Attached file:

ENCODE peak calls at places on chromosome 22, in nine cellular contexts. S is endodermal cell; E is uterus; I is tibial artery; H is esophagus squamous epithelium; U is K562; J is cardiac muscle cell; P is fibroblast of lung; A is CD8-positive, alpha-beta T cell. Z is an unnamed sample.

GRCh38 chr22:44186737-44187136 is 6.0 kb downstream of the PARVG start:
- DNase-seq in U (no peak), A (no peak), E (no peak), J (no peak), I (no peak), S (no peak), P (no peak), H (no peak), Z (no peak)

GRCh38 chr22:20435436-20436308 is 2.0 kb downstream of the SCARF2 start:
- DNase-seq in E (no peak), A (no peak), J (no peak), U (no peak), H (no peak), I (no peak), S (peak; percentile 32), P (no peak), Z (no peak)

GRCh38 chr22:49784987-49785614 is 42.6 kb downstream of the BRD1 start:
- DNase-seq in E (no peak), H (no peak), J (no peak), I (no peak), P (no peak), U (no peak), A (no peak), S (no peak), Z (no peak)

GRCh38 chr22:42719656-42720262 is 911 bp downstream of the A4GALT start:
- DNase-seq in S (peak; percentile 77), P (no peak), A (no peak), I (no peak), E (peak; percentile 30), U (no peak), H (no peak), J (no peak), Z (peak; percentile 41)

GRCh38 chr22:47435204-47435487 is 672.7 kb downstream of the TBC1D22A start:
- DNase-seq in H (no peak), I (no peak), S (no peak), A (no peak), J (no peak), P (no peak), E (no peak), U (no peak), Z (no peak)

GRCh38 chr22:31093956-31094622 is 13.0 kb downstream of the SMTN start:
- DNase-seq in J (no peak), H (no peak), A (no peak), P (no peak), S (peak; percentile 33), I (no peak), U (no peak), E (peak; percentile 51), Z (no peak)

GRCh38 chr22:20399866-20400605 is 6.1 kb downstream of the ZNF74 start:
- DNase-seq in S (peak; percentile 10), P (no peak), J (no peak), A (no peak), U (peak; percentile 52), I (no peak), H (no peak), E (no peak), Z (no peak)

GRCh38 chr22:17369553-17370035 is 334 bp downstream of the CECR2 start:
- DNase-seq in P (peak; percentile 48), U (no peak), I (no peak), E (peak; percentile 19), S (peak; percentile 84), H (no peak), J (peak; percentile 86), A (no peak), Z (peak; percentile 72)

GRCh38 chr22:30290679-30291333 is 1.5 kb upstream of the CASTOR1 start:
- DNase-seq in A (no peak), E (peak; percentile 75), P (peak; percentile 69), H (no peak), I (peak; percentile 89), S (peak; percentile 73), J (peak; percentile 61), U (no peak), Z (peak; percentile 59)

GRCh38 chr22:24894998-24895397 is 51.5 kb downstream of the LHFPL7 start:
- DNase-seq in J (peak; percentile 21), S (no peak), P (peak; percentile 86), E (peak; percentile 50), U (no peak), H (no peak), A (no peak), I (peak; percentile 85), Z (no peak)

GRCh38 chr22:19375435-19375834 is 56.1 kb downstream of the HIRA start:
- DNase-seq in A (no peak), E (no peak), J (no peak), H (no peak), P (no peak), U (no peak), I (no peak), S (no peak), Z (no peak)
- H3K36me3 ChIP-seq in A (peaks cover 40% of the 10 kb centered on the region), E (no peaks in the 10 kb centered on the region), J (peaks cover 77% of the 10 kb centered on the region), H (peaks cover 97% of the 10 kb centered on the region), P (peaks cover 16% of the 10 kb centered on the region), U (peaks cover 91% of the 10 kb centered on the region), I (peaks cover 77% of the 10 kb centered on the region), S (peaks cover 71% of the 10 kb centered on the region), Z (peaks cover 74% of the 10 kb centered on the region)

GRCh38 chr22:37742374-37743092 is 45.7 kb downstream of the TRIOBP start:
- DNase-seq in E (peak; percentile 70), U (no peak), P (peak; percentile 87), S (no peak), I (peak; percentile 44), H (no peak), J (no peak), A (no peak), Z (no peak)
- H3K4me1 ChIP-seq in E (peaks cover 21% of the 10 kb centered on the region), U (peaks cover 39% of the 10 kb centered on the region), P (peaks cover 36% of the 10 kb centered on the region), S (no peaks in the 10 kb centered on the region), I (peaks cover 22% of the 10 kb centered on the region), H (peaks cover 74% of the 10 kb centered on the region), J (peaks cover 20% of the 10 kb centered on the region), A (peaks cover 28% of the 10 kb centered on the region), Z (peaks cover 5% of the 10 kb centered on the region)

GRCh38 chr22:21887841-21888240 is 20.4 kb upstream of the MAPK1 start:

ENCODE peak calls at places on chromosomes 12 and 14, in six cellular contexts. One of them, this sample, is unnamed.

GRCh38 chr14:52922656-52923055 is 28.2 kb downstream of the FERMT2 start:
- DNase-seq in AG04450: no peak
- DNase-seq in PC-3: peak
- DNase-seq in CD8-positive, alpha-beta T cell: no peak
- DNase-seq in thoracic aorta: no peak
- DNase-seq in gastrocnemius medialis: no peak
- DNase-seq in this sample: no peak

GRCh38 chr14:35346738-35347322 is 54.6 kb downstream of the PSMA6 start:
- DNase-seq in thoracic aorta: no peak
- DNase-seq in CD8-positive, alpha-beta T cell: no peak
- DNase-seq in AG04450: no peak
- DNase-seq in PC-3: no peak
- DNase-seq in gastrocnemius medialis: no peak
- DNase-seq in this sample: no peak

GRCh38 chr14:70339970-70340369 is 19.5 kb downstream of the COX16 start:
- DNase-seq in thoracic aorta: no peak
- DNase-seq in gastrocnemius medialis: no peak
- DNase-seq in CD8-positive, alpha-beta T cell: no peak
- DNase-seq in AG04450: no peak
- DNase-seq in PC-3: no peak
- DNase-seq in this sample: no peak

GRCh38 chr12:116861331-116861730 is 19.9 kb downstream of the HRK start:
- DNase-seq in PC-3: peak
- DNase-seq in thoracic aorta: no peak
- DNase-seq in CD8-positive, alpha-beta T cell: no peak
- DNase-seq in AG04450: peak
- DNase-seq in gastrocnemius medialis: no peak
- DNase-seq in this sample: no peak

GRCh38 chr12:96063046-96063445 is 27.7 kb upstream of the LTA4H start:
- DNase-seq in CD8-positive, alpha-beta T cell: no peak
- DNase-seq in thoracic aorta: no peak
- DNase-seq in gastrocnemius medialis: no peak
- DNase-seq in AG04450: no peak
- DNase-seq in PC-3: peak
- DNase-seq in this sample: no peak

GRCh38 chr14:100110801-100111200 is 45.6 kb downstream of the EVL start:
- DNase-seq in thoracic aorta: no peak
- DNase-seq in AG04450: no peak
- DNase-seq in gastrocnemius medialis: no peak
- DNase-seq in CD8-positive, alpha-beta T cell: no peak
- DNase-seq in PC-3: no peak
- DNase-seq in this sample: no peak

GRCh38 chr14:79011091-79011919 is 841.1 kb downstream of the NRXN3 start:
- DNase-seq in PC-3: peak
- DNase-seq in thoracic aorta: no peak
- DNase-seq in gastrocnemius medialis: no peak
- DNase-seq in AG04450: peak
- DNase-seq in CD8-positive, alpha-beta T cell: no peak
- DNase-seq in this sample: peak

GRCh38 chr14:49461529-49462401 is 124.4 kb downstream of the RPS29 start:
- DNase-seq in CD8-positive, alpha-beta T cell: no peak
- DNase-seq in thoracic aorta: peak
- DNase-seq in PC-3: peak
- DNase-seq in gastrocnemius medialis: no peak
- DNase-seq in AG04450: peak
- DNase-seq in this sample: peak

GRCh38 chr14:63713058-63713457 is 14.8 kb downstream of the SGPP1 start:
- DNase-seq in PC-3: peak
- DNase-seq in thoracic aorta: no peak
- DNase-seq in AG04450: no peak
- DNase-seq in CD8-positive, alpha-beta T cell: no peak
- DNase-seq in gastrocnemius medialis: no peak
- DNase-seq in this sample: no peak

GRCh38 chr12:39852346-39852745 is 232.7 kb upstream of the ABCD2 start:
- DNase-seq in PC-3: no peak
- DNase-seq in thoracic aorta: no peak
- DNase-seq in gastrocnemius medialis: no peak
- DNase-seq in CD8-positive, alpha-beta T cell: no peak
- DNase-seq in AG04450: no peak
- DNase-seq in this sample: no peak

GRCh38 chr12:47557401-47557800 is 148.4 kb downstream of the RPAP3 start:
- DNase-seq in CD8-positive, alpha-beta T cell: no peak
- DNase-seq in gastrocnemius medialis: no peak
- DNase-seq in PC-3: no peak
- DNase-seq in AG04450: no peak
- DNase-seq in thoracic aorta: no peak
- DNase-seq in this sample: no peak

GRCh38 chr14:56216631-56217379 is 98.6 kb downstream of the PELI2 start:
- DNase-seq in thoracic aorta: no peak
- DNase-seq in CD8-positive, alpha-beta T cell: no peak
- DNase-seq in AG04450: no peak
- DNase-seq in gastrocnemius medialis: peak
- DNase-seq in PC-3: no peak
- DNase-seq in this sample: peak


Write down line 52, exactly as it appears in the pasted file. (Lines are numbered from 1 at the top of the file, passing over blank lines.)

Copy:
- DNase-seq in PC-3: peak